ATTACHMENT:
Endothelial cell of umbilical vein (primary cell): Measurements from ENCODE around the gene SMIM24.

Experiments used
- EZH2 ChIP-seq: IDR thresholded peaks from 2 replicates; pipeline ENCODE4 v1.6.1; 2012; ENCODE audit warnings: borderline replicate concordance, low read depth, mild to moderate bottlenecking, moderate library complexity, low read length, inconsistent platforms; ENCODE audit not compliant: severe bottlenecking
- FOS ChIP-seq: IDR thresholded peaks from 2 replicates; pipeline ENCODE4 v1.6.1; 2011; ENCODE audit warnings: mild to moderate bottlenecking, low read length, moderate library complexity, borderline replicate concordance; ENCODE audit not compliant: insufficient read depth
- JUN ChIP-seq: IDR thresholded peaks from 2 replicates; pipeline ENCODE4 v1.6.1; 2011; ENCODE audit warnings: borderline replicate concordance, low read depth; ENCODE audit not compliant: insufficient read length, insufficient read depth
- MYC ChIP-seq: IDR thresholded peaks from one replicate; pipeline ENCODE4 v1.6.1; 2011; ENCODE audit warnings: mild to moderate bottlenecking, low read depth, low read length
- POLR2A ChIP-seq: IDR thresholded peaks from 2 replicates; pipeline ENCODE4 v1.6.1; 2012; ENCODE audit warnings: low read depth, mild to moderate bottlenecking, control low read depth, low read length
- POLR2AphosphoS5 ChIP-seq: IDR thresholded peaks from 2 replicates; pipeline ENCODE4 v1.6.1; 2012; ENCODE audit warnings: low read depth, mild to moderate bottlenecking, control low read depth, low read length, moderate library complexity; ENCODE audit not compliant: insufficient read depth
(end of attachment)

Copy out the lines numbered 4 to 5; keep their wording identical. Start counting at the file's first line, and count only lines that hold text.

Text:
- FOS ChIP-seq: IDR thresholded peaks from 2 replicates; pipeline ENCODE4 v1.6.1; 2011; ENCODE audit warnings: mild to moderate bottlenecking, low read length, moderate library complexity, borderline replicate concordance; ENCODE audit not compliant: insufficient read depth
- JUN ChIP-seq: IDR thresholded peaks from 2 replicates; pipeline ENCODE4 v1.6.1; 2011; ENCODE audit warnings: borderline replicate concordance, low read depth; ENCODE audit not compliant: insufficient read length, insufficient read depth